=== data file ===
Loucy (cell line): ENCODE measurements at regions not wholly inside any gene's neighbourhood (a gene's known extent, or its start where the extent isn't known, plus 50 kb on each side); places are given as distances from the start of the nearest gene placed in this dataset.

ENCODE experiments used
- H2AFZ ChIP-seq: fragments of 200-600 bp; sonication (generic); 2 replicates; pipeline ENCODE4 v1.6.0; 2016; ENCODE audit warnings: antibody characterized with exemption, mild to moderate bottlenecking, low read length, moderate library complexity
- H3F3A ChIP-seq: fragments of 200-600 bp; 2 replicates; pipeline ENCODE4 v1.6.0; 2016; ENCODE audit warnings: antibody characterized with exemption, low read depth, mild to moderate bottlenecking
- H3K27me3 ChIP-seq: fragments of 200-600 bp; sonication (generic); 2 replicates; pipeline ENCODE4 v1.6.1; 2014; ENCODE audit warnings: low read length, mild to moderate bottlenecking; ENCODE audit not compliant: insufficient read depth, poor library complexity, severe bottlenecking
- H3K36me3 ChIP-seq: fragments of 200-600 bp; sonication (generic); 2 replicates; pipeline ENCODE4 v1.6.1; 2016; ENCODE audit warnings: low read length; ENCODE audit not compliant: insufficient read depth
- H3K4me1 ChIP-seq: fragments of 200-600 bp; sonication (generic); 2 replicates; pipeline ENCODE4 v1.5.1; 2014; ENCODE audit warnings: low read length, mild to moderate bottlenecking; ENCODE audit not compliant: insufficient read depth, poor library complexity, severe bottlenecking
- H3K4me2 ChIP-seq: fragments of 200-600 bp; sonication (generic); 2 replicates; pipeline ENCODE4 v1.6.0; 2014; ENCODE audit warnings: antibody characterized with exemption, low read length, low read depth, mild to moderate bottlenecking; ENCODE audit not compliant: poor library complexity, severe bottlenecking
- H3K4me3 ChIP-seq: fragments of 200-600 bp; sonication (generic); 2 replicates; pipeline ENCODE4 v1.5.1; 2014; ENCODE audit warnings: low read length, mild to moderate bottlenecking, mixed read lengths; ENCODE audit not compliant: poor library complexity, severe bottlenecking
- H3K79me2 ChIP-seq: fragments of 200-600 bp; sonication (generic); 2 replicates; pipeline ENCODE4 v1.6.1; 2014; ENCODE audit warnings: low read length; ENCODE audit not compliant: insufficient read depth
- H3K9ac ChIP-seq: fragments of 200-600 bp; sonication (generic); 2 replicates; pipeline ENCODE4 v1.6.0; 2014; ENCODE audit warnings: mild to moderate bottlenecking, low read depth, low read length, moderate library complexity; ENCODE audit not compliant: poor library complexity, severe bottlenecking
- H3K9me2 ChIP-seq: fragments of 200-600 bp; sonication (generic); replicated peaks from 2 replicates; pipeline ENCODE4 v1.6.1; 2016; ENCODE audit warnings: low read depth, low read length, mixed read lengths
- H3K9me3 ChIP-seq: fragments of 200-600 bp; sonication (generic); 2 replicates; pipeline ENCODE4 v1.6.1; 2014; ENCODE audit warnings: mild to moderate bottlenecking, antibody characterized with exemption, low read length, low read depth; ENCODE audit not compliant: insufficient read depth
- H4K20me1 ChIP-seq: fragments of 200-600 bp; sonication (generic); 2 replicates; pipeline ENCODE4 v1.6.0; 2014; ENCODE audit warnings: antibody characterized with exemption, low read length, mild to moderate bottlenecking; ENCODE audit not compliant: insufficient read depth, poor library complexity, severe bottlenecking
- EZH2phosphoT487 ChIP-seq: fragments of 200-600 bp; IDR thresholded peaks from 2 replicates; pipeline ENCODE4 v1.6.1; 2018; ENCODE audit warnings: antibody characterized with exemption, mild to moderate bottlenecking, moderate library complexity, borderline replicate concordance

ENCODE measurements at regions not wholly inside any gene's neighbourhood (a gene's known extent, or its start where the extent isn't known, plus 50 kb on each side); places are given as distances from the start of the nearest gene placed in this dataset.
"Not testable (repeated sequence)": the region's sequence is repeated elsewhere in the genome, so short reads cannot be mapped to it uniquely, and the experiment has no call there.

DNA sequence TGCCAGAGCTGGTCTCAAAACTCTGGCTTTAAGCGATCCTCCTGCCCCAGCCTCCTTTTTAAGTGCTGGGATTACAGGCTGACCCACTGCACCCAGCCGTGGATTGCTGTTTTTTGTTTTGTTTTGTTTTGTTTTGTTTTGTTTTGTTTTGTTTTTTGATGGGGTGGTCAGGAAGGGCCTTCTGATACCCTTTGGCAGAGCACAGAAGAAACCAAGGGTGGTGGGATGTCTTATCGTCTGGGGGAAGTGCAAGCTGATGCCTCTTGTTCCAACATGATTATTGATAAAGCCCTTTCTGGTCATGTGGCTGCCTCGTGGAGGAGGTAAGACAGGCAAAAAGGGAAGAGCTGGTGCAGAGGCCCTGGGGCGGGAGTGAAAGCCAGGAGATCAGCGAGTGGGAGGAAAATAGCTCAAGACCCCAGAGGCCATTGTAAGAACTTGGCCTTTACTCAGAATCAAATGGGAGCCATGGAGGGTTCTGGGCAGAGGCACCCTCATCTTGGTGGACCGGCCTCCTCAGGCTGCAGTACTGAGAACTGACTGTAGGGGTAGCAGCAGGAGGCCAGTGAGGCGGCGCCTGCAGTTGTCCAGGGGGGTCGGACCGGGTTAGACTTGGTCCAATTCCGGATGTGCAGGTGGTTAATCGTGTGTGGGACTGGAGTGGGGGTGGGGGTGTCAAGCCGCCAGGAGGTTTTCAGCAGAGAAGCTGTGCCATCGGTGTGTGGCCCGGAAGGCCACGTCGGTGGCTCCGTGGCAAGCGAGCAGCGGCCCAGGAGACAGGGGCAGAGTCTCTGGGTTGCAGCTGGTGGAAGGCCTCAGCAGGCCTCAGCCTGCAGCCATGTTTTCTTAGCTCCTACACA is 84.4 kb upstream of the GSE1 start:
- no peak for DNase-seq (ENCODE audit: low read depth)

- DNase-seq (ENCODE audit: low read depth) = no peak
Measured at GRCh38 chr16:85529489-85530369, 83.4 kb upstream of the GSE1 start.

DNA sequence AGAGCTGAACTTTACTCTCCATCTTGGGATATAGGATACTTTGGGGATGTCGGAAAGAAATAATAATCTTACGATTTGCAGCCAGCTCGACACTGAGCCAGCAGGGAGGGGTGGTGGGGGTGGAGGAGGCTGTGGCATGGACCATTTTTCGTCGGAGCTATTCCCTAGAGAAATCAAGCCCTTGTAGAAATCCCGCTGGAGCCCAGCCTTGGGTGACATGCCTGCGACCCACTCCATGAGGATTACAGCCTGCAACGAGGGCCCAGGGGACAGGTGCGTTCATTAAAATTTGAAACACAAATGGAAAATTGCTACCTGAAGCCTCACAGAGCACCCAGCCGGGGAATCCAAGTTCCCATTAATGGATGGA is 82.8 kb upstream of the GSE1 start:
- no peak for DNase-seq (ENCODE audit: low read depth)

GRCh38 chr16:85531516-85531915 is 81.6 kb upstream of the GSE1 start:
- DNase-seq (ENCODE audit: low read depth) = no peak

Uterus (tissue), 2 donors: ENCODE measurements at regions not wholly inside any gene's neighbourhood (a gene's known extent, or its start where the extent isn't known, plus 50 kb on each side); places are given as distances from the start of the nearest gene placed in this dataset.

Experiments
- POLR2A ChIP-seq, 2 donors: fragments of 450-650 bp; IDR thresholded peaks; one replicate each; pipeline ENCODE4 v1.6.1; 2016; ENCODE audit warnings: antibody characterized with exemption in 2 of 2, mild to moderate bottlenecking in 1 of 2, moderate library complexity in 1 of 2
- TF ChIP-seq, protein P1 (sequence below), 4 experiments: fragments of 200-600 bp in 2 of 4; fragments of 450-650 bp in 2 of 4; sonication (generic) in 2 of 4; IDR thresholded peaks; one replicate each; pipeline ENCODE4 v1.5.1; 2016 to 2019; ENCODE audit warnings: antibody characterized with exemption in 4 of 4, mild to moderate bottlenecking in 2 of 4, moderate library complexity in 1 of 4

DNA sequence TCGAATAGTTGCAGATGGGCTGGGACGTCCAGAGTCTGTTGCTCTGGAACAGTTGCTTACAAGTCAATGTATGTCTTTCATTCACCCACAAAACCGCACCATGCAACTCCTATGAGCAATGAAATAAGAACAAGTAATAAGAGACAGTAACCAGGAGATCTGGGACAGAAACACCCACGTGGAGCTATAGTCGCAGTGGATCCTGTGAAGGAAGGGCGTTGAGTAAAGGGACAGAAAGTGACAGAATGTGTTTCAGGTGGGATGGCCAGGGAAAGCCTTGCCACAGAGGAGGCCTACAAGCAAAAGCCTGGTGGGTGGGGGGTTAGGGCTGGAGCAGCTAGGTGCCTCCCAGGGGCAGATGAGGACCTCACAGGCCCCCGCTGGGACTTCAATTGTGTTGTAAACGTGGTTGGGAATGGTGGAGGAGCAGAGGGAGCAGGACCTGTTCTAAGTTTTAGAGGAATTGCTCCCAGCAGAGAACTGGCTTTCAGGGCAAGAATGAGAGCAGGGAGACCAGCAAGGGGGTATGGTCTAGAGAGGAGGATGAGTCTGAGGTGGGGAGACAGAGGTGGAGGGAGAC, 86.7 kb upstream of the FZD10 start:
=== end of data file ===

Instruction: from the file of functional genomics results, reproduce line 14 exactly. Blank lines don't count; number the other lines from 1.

- H4K20me1 ChIP-seq: fragments of 200-600 bp; sonication (generic); 2 replicates; pipeline ENCODE4 v1.6.0; 2014; ENCODE audit warnings: antibody characterized with exemption, low read length, mild to moderate bottlenecking; ENCODE audit not compliant: insufficient read depth, poor library complexity, severe bottlenecking